(HealthDay News) – A novel strategy using cyclopentenyl cytosine or other CTP synthase (CTPS) 1 inhibitors to coat stents can selectively block proliferation of smooth muscle cells (SMCs) without disturbing vascular repair and may potentially reduce the risk of blood clotting, according to research published online Sept. 5 in Arteriosclerosis, Thrombosis, and Vascular Biology.

Rui Tang, of the University of Georgia in Athens, and colleagues used rat balloon-injury and mouse wire-injury models to identify potential therapeutic targets for neointima-related disorders.

The researchers found that blockade of CTPS1 expression by small hairpin RNA or activity by cyclopentenyl cytosine suppressed proliferation of SMCs with much less effect on proliferation of endothelial cells (ECs). Blockade of CTPS1 in vivo induced enzymes of the CTP synthesis salvage pathway (nucleoside diphosphate kinase A and B) in ECs and promoted vascular repair. Blockade of both CTPS1 and diphosphate kinase B suppressed proliferation of ECs in vitro and re-endothelialization in vivo.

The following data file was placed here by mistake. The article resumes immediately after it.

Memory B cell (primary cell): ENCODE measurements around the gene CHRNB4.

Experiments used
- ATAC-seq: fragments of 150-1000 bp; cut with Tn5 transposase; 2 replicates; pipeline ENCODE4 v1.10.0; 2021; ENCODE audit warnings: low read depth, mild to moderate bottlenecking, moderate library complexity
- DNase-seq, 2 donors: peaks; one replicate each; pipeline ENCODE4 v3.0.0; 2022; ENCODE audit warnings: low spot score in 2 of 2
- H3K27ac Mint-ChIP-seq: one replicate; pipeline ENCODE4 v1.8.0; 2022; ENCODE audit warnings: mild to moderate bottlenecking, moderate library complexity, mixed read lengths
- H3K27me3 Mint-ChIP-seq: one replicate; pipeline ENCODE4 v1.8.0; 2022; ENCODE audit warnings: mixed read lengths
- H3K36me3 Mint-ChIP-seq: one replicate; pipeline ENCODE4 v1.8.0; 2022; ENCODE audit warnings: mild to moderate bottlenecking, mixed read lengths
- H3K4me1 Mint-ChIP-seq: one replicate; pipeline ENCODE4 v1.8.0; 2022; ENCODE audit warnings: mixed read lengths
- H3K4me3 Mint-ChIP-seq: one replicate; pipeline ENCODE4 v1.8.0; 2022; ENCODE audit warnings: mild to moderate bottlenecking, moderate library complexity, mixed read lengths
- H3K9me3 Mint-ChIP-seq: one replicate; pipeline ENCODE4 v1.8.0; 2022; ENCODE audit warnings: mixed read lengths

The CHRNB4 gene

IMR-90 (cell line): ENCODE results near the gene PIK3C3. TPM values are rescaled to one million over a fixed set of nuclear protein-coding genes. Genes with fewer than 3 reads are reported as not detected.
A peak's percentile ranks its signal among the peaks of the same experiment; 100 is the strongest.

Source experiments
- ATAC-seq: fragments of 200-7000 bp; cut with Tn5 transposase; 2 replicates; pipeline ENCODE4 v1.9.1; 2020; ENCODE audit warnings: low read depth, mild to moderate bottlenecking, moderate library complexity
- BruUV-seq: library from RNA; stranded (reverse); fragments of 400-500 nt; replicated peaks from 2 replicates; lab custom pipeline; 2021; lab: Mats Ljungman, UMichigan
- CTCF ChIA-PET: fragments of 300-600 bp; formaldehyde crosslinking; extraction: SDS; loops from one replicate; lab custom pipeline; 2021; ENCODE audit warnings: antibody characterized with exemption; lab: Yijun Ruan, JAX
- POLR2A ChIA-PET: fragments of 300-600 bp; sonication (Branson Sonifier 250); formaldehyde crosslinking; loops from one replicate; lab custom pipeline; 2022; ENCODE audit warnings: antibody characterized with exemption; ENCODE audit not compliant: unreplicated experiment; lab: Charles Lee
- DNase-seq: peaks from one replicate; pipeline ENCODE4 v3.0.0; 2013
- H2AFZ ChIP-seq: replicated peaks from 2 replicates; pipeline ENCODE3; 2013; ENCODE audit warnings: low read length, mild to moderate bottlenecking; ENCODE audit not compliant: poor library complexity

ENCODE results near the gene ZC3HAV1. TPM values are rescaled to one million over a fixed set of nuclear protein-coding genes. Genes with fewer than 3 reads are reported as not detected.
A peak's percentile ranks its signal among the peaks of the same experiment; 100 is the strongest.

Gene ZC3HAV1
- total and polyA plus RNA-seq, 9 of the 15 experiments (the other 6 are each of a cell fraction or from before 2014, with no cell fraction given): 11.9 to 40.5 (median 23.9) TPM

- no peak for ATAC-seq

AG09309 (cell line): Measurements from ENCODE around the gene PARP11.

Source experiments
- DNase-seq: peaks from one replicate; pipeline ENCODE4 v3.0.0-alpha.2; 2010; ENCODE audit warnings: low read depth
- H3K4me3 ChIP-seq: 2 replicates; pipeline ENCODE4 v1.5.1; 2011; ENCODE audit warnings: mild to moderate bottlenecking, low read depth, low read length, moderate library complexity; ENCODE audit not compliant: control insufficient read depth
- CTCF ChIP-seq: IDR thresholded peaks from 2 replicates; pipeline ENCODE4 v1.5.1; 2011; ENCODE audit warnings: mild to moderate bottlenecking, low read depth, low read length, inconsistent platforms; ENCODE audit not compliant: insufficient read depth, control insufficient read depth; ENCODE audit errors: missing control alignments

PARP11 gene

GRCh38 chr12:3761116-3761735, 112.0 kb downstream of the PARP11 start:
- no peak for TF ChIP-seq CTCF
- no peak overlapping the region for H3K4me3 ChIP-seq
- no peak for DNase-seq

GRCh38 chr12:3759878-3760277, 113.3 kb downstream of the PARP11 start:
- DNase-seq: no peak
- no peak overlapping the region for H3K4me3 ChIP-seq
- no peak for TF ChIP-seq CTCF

“Our study identified CTPS1 as a novel target for developing anti-neointima drugs that are SMC-sensitive but have little side-effect on re-endothelialization during vascular repair,” the authors write.

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